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When is it Time to Call it Quits on your Internship?

Should I Stay or Should I Quit?

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This week on the Internship Forum I received a message from someone asking if they should leave their internship. Although my opinion is usually that unless it includes the following 4 criteria, I recommend that if at all possible, a current intern should try to stay with the internship for the experience it provides, the ability to make professional connections, and a chance to include relevant experience on their resume.

Since I believe there are some good lessons in the scenario, I thought I’d write about it so that people in similar circumstances (including jobs they can’t stand) can evaluate when it’s time to call it quits on their internship or job.

Writer’s Question on the Forum:

”Now, my question is, three months of not really experiencing what I expected and talking about it with the CEO more than once and things not improving, is it time for me to call it quits or stick around HOPING things will get better? And if I should stick it out, how long should I stick around knowing that the other offer may disappear after January?”

In this case, I think the writer makes some excellent points on why leaving this internship would not be a bad. First off, this person is a graduate student who had a job and was making decent money with great benefits only to leave and pursue what they thought would be their “dream job” once they completed their “training” which took form by doing an internship. For someone seeking a future job and looking to get exposure to the entertainment field in LA, taking this job sounded like an excellent idea.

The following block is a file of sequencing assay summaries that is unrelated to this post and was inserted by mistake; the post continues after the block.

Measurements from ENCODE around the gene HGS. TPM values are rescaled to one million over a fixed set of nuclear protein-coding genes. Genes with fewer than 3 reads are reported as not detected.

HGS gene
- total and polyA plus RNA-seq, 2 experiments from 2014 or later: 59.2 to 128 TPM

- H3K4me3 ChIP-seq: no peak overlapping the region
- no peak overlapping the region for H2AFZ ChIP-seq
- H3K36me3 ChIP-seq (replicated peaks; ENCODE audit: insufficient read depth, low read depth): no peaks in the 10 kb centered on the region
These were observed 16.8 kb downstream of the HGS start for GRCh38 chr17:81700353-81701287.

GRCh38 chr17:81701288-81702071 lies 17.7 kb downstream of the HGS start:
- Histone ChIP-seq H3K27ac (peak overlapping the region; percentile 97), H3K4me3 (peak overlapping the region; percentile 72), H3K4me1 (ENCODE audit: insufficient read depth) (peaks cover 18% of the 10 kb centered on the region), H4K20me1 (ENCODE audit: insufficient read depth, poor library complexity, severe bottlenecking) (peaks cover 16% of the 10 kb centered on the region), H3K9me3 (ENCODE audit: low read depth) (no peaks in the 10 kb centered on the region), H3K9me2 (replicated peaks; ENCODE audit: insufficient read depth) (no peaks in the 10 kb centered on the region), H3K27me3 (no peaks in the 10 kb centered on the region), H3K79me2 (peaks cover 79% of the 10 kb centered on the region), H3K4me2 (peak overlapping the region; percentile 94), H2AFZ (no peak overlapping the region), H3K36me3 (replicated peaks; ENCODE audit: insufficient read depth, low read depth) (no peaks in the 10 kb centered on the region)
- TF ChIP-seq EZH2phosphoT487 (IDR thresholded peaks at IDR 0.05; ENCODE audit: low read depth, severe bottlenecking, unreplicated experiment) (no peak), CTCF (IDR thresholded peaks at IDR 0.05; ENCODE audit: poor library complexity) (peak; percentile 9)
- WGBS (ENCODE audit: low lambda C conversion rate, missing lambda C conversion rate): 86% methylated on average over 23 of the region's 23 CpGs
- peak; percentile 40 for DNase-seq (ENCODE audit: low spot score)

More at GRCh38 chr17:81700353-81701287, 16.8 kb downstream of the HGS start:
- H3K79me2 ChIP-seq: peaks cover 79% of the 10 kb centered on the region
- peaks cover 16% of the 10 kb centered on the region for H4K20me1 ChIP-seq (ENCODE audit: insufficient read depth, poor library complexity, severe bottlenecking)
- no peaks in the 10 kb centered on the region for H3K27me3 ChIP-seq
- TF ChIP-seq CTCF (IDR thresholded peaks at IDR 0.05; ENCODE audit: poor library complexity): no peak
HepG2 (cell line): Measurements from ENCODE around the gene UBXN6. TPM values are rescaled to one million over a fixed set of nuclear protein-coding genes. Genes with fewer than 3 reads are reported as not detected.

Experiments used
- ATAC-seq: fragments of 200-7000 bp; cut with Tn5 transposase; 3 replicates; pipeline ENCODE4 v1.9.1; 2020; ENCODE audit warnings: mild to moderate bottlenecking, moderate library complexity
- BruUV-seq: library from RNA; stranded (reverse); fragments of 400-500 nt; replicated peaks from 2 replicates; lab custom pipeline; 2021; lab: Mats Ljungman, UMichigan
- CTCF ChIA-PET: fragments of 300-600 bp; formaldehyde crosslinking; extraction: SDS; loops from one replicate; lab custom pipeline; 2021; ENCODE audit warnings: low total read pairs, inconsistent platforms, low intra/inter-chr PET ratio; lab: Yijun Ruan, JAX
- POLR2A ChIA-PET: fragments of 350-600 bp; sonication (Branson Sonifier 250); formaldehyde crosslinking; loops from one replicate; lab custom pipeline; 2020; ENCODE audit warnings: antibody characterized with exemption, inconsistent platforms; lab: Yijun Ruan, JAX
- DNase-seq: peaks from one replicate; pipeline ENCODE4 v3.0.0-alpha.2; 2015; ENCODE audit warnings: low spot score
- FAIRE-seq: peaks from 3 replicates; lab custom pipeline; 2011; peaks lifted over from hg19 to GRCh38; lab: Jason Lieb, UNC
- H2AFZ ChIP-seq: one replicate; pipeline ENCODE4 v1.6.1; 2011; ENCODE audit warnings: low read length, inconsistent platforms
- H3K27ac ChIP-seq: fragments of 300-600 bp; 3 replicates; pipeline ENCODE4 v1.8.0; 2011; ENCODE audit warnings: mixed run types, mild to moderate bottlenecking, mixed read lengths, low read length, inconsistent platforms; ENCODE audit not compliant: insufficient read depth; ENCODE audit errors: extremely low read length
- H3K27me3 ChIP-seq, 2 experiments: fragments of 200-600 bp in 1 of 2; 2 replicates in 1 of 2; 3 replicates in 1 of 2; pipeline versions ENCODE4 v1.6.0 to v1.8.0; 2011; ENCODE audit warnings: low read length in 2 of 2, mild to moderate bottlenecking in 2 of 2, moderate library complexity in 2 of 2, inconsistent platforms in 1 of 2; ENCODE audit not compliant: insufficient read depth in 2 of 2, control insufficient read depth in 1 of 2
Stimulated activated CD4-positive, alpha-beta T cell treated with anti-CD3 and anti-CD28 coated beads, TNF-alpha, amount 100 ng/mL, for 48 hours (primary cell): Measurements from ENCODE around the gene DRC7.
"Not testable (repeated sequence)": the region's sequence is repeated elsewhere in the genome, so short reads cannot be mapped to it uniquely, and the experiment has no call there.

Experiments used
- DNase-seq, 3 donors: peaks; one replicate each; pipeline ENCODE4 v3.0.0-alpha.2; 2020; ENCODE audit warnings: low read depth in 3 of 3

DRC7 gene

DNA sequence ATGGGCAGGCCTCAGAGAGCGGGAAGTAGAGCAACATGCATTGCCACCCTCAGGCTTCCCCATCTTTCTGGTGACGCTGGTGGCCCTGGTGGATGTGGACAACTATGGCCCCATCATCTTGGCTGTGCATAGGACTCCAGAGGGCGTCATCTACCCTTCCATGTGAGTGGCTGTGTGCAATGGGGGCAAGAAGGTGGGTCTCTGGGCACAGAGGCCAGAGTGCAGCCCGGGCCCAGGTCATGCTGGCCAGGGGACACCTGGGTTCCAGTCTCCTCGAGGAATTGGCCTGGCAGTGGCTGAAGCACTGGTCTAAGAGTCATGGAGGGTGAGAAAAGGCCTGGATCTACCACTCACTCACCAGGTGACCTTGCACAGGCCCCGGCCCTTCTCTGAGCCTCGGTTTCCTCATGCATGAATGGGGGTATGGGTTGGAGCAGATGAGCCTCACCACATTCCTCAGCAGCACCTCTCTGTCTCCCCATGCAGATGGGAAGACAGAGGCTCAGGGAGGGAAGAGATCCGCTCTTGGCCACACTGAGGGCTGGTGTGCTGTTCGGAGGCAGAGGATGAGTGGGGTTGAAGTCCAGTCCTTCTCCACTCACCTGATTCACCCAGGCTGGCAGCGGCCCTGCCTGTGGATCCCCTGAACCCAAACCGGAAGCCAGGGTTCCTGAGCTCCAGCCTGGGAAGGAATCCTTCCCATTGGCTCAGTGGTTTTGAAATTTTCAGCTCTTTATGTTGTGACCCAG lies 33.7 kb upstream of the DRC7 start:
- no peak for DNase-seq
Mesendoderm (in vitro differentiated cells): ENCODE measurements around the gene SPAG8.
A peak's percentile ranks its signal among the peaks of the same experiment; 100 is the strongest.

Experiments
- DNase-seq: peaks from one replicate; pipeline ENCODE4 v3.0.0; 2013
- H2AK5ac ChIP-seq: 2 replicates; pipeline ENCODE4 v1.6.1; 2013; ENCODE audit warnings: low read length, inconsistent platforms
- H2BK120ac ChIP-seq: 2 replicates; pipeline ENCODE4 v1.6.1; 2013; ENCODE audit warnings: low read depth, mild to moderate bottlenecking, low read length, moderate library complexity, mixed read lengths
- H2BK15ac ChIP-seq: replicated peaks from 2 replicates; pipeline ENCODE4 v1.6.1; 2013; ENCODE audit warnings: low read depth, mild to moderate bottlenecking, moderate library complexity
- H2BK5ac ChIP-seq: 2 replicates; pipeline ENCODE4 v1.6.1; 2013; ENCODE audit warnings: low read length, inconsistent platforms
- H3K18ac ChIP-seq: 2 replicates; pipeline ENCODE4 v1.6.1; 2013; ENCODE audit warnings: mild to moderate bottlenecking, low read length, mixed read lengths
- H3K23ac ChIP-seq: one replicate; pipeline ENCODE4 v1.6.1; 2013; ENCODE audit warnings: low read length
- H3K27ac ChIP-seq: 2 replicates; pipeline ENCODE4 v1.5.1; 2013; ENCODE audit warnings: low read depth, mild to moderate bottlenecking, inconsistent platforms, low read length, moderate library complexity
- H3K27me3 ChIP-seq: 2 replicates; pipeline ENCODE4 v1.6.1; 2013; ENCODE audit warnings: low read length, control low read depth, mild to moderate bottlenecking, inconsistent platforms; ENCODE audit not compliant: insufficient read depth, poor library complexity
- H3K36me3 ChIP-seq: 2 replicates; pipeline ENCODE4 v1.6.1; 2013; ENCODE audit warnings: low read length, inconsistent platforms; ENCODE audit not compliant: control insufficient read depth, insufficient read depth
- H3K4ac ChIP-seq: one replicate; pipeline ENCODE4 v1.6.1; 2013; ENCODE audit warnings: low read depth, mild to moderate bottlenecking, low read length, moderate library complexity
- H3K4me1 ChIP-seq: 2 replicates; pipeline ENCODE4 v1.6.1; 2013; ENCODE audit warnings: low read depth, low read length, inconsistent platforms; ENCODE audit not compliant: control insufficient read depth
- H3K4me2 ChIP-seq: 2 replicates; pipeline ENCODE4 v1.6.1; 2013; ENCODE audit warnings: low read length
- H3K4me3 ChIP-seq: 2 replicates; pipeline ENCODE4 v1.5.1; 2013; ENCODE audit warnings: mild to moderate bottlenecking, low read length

But over the course of the past 2 months this internship has proven to be a nightmare. First off, many of the promises that were made at the time of the interview; were not followed through by the employer. The applicant was seeking excitement in the next job along with a decent salary, benefits, a good working environment, and a chance to grow within the company. To make the situation more complicated, the applicant was also interviewing for another company that seemed “amazing” but it didn’t offer the "glitz and glamour" of working with celebrities on a daily basis, so they ended up putting that job on hold.

They decided to take the internship because it was paid, it promised some "glitz and glamour", and had the potential to work into a full-time job once the internship was over. To the interns despair the pay was quite low and did not increase significantly only after some discussions and then again after taking on the role of personal assistant when the full-time employee was fired. Come to find out 2 previous employees doing this same job were also fired. They have had 10 interns over the course of the past 2 years and only 3 employees on payroll.

As the personal assistant the employee is now bored with the job running the office, and the actress that they work directly with is a lot of work. There have been promises of future commissions once events take place but there’s been nothing mentioned about training on how to be successful once a commission structure has been put into place.

The student is currently struggling with low pay and having trouble making ends meet while living in LA. Staying in a "bad internship" while struggling financially is probably not a good idea in this case, especially since the learning seems to be minimal with an non-existant growth path.

Dilemma: The writer’s Dad thinks the student should do what they think is best; but Mom wants the student to stay because she feels that the student has a prestigious title and there's a possibility that things will get better. While the reader is feeling quite used and upset because the company has not lived up to its promises and there appears to be no growth potential with the company.

If you'd like to let us know what you think, please join us on the Forum to see my response and let us know if you think this student should stay or leave their internship.

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